By Lloyd Graff

We are at the 1/16 pole headed to the finish line of 2018.  What does the news tell us about 2019 business?

As usual it is a mixed-up picture – a patchwork mosaic of information and gut feel.

GM announced yesterday that it is going to let go of 25% of its salaried employees.  This is probably overdue for the still bloated Detroit company but, nevertheless, shocking for a company that is making loads of money now.  But GM, like Ford, sees a changed new-car industry within 5-10 years and is shedding its pouch to prepare.  Sales are down a bit now, but this move is not about the American economy at the moment; it is about autonomous cars, also the possibility of electric cars, but mainly it’s about bye bye baby boomers, hello Generation Z, who wants to live in cities and is not particularly enamored of horsepower.

Then there is General Electric as a $9 stock.  When a Wall Street raider smells opportunity it often ends up as chaos on the ground.  Nelson Peltz buys big into GE, and now the company is being dismembered, and the stock falls by two-thirds, and healthy divisions are being scavenged for quick cash to assuage credit jackals.  Do you think that scares top people at GM and Ford?  So we see them try to get out in front by slicing jobs at GM and sacrificing car lines and pushing trucks and SUVs at Ford.  They both smell the autonomous car upheaval and are shaving costs, accumulating cash, and investing in artificial intelligence so they aren’t future casualties.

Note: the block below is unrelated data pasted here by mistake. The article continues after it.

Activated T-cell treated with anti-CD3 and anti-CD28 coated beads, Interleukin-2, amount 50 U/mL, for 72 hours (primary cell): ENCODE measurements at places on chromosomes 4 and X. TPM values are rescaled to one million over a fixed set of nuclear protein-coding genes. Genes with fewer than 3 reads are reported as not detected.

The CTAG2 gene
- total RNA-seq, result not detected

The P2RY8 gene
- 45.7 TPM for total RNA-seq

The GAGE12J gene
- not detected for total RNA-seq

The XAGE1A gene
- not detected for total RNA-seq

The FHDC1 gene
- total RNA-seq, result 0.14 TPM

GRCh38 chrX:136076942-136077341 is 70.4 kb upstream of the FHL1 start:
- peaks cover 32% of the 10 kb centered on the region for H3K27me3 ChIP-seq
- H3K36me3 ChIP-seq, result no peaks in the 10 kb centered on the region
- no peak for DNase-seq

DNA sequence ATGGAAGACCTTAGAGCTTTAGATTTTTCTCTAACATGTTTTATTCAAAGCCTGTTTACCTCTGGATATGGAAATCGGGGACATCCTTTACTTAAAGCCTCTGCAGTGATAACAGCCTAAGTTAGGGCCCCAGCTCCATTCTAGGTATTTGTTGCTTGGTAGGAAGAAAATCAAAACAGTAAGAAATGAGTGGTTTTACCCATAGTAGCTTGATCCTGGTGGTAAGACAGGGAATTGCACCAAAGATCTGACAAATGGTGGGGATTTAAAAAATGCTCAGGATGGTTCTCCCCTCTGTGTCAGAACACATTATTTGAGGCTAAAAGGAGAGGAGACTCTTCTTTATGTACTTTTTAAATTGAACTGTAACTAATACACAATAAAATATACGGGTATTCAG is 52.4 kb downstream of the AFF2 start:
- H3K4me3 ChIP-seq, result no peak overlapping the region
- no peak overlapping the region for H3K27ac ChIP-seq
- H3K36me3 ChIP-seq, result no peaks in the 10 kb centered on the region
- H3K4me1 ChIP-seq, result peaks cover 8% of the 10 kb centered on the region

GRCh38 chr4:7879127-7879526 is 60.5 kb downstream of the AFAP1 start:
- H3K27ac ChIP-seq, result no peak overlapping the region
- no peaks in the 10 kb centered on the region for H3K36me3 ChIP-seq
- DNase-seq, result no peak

But for precision-machining people times are darn good right now and generally looking quite promising headed into 2019.

Courtesy of the Boston Herald

But what about housing, another leg of the economic stool?  New home sales are soft, starts are soggy, even used home sales are off, but it does not mean that folks are terribly down on housing.  It’s the bite of higher interest rates which is playing out in soft sales.  Still, plenty of folks are taking money out of their homes to spiff them up.  My wife and I are spending a lot of dough to remodel our 43-year-old home, not because it will enhance its value enormously, but to enhance our pleasure in living in it.  A 4.7% refi may bite a little, but it does not appear high enough to stop the renovation boom.  Check out Lowe’s and Home Depot; they are definitely not suffering.

But then there is the stock market plummeting.  Apple belching on too many phones that are barely better than the previous incarnation, and the company trying to make the Apple Watch the next big thing when it is really the next little thing.

Oil prices are plummeting for no apparent reason except the hedge funds were idiots who believed Goldman Sachs when they made their “big call” that oil was going to $110 a barrel because of Iran sanctions and OPEC hunger.  But they forgot about the ingenuity of dudes in the Permian Basin who have rewritten the drilling rules and resurrected fields that Big Oil had left for dead.  Then the poor hedge fund geese followed the leader and panicked, pushing prices from $75 a barrel to $52.  The price will rebalance in the $60-$65 range after a few more hedge fund tearful mea culpas.

I look for a good 2019 for the machining business if the Fed does not go nuts on raising rates to squelch the inflation that isn’t happening other than wages going up which is a good thing, on the whole, for the economy.

Then there is President Trump, tweeting at 4:00 in the morning and playing his high-stakes games with China.  This does spook me because I doubt Trump knows his endgame, and the Chinese are on their back foot right now and therefore possibly dangerous.  A naval engagement with the United States would not be a good thing for the world economy.